Skullstone - a dungeon crawler game

I think that it’s time to show our project here and gather all media we recently post here in various topics. And to show something new.

// Link to our latest video //

Our old video:

And some screens…


Latest version of our gui:

Red light:

Dark corner:

Some shadows:

More shadows:

Soon we will show a new video.


Very nice, all the best!

I like the look you are going with for navigation. The GUI layout looks to be good, as well.

the click buttons might not be necessary if you have an intuitive “WASD+QE” keyboard control, or even if you zone the screen correctly for mouse drags n clicks to navigate.

Other than that, I can tell you are going into the dungeon with a party, a shared inventory, and possibly a map.

Good calls. :grinning:

Ofc we have WASD and QE keys mapped.

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This looks very nice, I love the art style and oldschool dungeon crawlng mechanics.

Keep us updated, I am very excited how the gameplay part will become.

Pretty cool!

Since we are working on some internal things, there are no new things to show, so I put here a scene with invalid camera position, caused by the bug :wink:

Btw, we switched from png/jpg to dds and did few tricks to completly remove the initial ‘lag’. Now the game starts to render just after the models are loaded.

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This particular light uses only one shadow camera. Customized light position and small modification of the shader provides light on every wall in the hole. Of course the light will not bleed out into nearest hole, if there is any.

We find that using many lights causes performance issues, actually I’m not able to handle that, but we have some ‘safe value’, we can keep an decent fps with about 3 lights.
I’m also surprised that there is no visible difference in performace between one-shadow-cam light and the standard 6-shadow-cam light. Why?

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Well…there are so many reasons that it could happen. It depends a lot on the scene, on the light position, how many objects are in its range, on where your bottleneck is (CPU, GPU), etc…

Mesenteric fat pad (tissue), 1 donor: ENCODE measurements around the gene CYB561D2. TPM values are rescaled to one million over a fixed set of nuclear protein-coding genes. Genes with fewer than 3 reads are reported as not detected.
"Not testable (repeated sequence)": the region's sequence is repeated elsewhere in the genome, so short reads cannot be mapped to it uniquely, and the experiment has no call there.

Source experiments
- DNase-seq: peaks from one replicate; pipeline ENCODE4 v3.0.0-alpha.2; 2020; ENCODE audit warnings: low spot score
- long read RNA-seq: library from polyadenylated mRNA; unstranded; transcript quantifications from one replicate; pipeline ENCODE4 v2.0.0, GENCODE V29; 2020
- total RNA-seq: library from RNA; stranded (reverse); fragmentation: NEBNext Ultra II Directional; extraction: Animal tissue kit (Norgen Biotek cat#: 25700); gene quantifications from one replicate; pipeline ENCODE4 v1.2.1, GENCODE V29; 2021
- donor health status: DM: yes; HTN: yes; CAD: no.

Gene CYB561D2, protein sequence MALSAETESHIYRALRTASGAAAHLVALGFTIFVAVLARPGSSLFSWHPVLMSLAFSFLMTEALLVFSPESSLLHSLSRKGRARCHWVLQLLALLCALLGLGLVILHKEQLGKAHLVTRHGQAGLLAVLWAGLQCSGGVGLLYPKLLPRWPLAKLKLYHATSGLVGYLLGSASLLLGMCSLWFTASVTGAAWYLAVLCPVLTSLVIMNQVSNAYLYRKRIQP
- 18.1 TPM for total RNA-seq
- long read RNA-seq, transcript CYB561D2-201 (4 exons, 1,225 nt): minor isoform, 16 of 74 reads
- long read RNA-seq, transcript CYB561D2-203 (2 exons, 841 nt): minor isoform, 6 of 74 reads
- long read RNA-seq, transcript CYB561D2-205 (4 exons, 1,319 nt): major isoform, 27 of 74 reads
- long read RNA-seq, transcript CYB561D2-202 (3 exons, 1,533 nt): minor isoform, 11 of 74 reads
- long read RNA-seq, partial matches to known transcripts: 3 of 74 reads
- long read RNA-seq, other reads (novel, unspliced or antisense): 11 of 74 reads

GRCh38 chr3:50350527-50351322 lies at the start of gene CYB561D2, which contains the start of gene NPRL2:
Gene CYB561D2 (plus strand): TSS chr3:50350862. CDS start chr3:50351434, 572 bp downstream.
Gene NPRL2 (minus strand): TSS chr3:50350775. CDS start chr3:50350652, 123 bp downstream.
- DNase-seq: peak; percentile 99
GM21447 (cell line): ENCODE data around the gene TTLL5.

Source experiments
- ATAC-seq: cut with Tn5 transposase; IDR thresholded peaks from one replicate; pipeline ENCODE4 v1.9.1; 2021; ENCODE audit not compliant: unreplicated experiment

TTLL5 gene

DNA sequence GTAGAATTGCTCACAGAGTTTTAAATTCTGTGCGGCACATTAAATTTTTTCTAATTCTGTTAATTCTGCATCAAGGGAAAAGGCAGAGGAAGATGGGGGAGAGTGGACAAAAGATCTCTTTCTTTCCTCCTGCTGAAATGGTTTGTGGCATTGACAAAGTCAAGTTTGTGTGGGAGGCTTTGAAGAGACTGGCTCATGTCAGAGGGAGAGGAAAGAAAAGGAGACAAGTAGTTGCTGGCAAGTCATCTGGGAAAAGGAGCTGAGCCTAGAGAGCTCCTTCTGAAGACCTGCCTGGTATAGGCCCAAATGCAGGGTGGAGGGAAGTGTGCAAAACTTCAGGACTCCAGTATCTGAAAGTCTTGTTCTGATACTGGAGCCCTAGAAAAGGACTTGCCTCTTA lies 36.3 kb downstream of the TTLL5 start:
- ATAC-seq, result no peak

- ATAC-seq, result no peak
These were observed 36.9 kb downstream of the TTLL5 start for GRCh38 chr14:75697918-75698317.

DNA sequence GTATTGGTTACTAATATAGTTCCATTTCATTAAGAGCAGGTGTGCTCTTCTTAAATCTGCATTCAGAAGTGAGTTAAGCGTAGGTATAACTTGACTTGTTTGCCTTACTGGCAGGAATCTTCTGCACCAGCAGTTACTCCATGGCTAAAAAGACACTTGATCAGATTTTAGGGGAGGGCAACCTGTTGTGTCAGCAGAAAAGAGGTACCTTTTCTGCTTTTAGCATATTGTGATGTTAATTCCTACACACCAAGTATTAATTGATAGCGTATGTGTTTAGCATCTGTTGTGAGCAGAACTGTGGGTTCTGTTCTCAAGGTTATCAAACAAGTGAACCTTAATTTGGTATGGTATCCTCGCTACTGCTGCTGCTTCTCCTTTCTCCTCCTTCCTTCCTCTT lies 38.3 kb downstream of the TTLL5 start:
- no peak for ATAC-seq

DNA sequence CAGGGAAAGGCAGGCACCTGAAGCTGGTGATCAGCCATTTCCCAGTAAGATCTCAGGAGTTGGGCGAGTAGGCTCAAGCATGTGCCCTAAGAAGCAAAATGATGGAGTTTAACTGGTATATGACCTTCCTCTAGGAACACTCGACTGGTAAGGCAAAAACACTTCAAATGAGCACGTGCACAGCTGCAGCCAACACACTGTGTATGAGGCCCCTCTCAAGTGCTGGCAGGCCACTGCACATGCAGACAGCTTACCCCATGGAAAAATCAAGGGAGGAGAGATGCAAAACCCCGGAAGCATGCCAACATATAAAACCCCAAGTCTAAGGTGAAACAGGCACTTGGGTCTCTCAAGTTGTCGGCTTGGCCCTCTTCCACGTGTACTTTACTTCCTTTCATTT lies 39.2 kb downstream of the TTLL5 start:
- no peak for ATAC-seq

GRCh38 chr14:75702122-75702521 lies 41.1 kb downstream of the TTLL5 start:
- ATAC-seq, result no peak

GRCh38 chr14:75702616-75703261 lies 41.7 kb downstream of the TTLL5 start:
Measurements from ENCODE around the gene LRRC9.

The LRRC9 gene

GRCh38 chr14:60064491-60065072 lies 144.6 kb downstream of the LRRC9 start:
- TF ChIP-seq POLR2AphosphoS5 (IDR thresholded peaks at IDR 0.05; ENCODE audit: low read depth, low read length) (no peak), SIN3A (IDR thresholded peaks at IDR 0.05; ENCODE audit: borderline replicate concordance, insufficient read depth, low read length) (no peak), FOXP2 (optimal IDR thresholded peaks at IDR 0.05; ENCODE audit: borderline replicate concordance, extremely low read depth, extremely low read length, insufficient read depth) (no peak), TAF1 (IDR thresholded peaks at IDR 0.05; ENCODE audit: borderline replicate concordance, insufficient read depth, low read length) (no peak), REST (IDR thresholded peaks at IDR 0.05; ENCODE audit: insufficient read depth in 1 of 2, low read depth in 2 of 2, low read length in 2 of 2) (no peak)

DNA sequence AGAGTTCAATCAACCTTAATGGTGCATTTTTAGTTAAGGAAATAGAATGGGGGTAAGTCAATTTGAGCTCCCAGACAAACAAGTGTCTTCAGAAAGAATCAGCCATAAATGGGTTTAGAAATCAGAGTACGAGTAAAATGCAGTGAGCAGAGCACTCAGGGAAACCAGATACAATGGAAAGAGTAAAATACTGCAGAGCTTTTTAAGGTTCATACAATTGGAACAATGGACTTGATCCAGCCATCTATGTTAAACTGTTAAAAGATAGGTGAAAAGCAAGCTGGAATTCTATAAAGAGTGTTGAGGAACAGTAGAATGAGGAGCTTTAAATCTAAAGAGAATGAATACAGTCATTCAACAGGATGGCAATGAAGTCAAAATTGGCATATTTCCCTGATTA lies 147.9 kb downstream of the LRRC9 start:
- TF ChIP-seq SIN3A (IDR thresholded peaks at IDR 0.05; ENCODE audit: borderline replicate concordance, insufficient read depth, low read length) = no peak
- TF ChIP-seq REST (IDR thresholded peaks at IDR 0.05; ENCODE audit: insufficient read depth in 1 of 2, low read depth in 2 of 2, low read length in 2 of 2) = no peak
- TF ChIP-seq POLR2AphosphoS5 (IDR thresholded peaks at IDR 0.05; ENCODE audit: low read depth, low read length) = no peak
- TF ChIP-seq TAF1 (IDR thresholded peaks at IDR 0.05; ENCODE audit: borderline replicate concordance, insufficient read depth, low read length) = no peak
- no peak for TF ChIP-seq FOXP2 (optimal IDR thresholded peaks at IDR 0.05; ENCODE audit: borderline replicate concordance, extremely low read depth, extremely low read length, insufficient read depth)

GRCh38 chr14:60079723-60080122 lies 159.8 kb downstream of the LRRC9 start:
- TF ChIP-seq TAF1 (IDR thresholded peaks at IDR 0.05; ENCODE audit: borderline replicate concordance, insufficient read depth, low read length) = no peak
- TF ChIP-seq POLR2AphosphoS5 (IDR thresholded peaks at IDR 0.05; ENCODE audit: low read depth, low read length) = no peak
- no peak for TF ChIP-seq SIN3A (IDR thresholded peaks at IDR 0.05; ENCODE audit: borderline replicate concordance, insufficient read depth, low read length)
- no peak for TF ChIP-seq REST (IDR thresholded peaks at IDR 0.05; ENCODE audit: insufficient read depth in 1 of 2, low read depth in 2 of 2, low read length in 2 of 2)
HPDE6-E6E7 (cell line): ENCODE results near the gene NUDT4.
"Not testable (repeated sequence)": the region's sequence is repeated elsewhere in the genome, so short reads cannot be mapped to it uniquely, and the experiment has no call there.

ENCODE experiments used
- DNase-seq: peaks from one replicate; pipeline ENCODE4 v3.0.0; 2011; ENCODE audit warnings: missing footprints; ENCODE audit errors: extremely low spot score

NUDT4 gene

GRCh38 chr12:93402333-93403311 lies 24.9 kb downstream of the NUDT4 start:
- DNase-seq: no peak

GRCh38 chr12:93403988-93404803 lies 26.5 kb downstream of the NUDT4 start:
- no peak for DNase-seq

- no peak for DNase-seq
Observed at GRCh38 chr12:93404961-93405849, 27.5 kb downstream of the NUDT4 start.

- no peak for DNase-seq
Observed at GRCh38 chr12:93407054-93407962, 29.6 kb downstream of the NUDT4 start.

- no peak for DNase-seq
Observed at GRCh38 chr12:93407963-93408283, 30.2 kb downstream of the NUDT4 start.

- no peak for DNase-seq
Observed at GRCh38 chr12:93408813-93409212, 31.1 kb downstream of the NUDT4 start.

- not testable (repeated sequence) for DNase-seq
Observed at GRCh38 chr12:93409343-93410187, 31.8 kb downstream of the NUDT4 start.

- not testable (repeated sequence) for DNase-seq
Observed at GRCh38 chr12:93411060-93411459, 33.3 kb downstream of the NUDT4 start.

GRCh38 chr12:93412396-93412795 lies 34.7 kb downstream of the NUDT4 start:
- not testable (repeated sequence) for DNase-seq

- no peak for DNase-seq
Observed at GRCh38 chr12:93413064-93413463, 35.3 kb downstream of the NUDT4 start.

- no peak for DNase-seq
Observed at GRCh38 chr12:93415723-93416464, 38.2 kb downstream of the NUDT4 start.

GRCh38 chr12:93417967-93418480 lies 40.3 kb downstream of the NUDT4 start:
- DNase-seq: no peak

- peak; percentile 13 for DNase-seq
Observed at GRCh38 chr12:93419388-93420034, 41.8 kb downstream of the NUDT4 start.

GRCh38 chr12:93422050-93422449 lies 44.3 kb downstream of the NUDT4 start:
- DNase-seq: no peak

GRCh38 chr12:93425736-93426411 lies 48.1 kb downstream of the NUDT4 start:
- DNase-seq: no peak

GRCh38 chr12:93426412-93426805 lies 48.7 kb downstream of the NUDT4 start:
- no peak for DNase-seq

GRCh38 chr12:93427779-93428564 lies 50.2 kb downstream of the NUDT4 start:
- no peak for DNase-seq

So, reducing shadowcams gives performace boost only if that particular, removed shadowcams generates much more shadowy pixels than normal ones?
Ok, here we go:

Every torch have 6 shadow cams but only 5 are used in complex shadowing, the sixth one (the cam index depends on wall’s direction) is almost unused. Its shadowmap lights up a small rectangle and covers in shadow the rest of the scene (behind the wall).

So, lets disable rendering of particular shadowmap and dont send it to shader. Inside shader lets check if the shadowmap is present: Example, modified Shadows.glsllib:

                #ifdef SHADOWMAP3
                    shadow = GETSHADOW(shadowMap3, projCoord3 / projCoord3.w);
                    shadow = -1.0;

Inside fragment shader:

    #if !defined(SHADOWMAP0) || !defined(SHADOWMAP1) || !defined(SHADOWMAP2) || !defined(SHADOWMAP3) || !defined(SHADOWMAP4) || !defined(SHADOWMAP5)
        if (shadow == -1.0) 
            if  (dist < 0.5) 
                shadow = 1.0;
            else discard;

This one gives me about 4 more fps in the scene with 4 lights.

Note: “4 more fps”… “more fps” is not a unit of measure but especially without a basis. For example, if you only had 2 FPS before then getting “4 more” would be spectacular.

You can see the average amount of fps on every screen. In this case it was 46 to 50fps.